... although Islam gave permission or leeway to break fast if one found it tiring during the flight, most pilots and cabin crew still chose to fast.

“So, I fasted for 10 hours 50 minutes, compared to 13 hours 42 minutes in Kuala Lumpur and 11 hours 11 minutes in Melbourne. Much shorter time than fasting in Melbourne, isn’t that interesting?

“However, on June 29, 2016, I will be flying to Jeddah. Jeddah residents will be fasting for 14 hours, 54 minutes while KL residents will fast for 13 hours 43 minutes. I will probably have to fast for 17 hours! This is when I have to be really patient. I may break my fast once I have landed.

For the safety of passengers and to ensure a smooth flight, if both pilots are Muslims, they take turns to eat, he said.

However, there is no way to tell for certain how many aircrew observe religious fasting, as this pilot may be talking about that particular airline, for example.

As for Can they observe religious fasting, it depends on the regulation and company policies. Most of the civil aviation authorities don't have anything specifically related to religious fasting, preferring to cover them under fitness for duty, though there is atleast one case where the regulatory authority explicitly forbid fasting.

Indonesia’s Directorate General of Civil Aviation ruled that all safety-sensitive aviation personnel must eat while on duty during Ramadan, the Islamic month of fasting

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Yes, they can fast, and it appears that many Muslim pilots are doing it. There is no explicit rule forbidding it. Pilots are required to maintain their working ability, but this leaves some room for interpretation.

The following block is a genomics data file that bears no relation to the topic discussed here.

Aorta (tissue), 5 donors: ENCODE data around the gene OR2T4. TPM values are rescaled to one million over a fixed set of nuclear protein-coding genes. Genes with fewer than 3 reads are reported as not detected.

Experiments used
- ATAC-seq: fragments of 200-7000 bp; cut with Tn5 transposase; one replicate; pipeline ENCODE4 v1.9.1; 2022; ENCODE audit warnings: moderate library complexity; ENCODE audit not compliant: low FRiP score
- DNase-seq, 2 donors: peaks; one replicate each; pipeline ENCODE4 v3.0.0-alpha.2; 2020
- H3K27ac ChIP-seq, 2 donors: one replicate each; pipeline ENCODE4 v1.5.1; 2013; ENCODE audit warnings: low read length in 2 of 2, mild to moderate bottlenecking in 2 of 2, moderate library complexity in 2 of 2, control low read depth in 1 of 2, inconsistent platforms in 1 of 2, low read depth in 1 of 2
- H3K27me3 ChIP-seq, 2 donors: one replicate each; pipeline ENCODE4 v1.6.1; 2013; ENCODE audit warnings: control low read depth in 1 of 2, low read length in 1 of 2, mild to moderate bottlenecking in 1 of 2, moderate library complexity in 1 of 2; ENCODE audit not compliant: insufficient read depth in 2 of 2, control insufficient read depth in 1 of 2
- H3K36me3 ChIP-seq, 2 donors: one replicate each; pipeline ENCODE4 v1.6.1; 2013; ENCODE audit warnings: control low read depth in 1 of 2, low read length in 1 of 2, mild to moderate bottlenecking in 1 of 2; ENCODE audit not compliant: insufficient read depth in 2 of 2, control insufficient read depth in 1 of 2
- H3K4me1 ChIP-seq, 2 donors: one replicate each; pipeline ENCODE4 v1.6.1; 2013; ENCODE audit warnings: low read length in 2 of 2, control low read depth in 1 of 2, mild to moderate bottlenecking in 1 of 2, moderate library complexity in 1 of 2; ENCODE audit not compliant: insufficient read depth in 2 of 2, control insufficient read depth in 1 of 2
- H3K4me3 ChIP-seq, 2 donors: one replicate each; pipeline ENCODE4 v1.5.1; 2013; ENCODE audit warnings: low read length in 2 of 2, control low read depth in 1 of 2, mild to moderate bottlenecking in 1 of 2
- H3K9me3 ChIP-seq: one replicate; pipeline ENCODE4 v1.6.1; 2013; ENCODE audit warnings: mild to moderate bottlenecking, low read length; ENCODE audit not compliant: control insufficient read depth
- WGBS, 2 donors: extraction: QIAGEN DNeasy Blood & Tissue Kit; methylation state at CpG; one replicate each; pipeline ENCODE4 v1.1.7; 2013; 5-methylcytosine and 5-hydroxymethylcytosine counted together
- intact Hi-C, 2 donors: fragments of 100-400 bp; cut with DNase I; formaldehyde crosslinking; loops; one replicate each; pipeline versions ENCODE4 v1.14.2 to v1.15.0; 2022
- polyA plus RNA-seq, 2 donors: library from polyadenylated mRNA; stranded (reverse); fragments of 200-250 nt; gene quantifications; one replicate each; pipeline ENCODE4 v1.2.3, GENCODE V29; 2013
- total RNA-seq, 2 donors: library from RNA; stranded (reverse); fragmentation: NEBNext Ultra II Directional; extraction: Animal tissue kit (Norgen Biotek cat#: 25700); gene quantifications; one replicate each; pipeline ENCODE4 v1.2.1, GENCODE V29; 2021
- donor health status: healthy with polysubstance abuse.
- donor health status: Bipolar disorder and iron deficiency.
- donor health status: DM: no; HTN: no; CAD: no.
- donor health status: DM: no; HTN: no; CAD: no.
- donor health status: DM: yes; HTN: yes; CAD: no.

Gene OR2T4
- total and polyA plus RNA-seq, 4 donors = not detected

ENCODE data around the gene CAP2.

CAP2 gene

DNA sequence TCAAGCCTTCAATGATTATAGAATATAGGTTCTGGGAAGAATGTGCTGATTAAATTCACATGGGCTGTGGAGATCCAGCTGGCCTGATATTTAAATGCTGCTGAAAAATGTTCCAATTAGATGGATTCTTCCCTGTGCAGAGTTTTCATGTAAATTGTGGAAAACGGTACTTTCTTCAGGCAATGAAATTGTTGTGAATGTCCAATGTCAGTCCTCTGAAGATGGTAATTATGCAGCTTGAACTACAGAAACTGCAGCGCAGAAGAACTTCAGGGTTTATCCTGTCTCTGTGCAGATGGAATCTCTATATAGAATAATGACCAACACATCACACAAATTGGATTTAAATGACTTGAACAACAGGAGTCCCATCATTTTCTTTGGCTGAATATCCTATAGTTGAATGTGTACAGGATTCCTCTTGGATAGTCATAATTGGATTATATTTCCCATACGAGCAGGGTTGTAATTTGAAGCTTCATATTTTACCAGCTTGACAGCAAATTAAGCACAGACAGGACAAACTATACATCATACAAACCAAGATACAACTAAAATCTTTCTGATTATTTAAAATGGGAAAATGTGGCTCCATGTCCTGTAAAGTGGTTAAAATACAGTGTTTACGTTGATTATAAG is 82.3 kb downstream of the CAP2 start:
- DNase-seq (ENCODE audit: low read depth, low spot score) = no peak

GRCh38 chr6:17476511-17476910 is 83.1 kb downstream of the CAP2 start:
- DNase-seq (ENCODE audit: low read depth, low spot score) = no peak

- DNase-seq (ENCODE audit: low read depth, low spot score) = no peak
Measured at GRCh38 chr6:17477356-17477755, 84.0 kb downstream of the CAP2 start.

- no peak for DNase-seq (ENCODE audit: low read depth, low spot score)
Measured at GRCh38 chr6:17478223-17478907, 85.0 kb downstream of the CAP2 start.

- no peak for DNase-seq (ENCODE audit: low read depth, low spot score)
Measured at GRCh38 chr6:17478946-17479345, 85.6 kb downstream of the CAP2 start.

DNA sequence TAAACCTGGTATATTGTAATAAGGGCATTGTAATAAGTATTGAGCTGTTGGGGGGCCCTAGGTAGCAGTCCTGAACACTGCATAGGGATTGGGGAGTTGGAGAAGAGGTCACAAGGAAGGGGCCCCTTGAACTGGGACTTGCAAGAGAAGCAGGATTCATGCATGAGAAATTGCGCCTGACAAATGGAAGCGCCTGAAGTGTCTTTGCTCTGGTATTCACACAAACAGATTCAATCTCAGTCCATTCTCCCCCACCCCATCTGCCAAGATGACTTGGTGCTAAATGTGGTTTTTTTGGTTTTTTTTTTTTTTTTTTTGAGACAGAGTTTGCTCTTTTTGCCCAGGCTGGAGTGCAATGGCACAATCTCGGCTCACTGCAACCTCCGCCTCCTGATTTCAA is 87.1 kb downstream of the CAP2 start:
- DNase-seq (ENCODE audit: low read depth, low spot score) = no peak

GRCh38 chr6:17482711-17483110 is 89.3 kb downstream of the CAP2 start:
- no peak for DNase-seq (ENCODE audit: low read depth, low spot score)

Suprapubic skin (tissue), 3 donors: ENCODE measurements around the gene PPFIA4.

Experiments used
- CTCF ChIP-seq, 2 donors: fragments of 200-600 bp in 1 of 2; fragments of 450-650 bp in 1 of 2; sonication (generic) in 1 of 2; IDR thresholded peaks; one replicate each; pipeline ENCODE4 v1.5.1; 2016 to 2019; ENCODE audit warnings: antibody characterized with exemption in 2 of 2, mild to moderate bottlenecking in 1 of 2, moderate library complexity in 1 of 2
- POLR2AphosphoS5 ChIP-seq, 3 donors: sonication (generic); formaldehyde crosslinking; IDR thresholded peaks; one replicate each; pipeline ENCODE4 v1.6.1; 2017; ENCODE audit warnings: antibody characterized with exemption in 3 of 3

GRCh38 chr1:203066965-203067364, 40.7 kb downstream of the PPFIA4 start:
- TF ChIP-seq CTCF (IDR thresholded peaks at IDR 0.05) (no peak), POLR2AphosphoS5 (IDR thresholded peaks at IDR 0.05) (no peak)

On the other hand side, there are exceptions that allow Muslims to suspend fasting under certain circumstances. One of these rules concerns travelers. If such an exception is applied, the person is required to make up these days after the official end of the Ramadan. Many Muslim pilots actually do suspend Ramadan during their duty.

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    $\begingroup$ can you provide a source for your statements? $\endgroup$ – Federico Sep 15 '17 at 14:07
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    $\begingroup$ @Jenc - "easy to find on the internet" is not really what we're going for at the SE sites. The preference is to have the information here with a link to the source (since sources can go dead at any time). $\endgroup$ – FreeMan Sep 15 '17 at 19:01